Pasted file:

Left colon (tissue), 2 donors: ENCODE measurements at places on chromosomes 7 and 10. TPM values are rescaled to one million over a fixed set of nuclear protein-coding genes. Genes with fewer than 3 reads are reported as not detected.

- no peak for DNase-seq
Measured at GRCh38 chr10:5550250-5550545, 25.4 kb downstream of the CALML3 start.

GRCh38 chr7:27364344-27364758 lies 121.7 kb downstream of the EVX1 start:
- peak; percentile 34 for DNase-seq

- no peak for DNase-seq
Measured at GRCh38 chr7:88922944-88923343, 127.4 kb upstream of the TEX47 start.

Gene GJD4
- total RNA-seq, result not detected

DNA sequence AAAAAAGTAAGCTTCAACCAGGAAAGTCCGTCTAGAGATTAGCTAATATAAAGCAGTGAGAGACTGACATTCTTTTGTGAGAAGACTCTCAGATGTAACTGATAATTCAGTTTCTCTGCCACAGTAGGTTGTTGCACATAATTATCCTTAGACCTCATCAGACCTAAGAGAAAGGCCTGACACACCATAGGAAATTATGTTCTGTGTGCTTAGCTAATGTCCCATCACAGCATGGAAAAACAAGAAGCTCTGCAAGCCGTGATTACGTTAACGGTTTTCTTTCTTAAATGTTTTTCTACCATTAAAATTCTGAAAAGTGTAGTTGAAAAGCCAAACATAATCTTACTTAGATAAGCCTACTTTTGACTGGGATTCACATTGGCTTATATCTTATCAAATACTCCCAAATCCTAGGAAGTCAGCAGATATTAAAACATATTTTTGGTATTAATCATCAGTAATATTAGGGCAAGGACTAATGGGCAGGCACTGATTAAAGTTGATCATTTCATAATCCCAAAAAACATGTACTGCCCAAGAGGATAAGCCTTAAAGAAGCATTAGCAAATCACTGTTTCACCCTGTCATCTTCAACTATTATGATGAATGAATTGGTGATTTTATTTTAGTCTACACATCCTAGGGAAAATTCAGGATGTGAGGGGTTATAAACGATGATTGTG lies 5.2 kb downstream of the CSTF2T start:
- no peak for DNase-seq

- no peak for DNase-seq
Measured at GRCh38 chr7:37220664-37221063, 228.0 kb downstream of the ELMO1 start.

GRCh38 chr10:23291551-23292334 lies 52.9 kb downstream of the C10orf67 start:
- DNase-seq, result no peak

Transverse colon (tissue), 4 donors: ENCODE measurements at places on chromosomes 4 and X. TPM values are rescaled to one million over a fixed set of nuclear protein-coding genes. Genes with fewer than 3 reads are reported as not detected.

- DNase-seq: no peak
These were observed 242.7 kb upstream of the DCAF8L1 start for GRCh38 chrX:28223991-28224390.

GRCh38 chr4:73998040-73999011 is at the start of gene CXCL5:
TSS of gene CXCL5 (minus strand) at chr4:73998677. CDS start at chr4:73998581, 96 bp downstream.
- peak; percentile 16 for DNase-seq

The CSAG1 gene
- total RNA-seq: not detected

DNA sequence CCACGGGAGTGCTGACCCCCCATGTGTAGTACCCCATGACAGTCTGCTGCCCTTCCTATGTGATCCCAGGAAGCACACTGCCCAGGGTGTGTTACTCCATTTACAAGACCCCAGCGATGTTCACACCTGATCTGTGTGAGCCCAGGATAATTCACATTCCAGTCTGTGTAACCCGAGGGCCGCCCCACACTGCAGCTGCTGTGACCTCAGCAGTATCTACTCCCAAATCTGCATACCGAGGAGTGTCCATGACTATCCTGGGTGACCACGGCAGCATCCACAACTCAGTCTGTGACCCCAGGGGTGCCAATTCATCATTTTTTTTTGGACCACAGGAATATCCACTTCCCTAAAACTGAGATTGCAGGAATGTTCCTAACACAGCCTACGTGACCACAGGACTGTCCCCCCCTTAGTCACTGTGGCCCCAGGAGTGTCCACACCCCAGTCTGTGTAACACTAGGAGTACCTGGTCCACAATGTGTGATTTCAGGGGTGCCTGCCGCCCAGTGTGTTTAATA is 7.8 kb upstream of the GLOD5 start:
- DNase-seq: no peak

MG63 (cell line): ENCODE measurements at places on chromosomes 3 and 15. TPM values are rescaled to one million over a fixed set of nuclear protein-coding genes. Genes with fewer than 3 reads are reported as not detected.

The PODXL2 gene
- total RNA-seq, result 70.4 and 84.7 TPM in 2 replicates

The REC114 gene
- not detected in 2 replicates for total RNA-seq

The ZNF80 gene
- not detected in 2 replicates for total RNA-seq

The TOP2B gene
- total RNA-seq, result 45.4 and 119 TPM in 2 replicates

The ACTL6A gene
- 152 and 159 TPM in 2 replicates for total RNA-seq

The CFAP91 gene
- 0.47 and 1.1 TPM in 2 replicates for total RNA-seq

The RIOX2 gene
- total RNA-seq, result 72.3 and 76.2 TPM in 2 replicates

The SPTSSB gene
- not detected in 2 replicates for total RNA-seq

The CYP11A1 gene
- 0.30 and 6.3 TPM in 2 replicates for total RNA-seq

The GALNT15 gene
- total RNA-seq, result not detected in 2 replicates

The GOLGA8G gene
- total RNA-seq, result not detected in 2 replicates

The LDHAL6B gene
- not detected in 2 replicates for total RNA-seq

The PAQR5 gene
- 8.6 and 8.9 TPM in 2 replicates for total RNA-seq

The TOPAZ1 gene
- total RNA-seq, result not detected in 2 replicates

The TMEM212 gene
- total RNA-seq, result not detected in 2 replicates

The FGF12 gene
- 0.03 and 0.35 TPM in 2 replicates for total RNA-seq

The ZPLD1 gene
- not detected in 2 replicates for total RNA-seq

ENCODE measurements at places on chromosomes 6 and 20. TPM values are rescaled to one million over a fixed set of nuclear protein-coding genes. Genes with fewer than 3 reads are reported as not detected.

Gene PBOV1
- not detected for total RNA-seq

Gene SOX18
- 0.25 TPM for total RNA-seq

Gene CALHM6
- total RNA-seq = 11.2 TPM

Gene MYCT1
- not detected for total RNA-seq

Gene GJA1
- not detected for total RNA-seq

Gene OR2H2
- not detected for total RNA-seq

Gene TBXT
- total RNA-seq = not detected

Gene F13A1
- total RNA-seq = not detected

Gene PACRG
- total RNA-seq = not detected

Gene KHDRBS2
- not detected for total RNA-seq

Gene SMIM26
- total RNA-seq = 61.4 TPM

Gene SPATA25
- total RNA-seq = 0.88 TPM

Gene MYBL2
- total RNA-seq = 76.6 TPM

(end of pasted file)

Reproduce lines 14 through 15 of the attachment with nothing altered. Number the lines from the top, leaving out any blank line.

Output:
GRCh38 chr10:23291551-23292334 lies 52.9 kb downstream of the C10orf67 start:
- DNase-seq, result no peak